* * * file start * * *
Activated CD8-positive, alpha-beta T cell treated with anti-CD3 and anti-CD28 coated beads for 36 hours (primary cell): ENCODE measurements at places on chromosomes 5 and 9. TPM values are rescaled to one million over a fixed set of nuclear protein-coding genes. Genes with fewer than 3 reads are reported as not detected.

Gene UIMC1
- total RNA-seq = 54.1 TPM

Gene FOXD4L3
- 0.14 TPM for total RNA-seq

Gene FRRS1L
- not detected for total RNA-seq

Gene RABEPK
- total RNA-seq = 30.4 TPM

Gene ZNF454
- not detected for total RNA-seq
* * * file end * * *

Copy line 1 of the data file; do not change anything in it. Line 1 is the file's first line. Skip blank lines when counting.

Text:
Activated CD8-positive, alpha-beta T cell treated with anti-CD3 and anti-CD28 coated beads for 36 hours (primary cell): ENCODE measurements at places on chromosomes 5 and 9. TPM values are rescaled to one million over a fixed set of nuclear protein-coding genes. Genes with fewer than 3 reads are reported as not detected.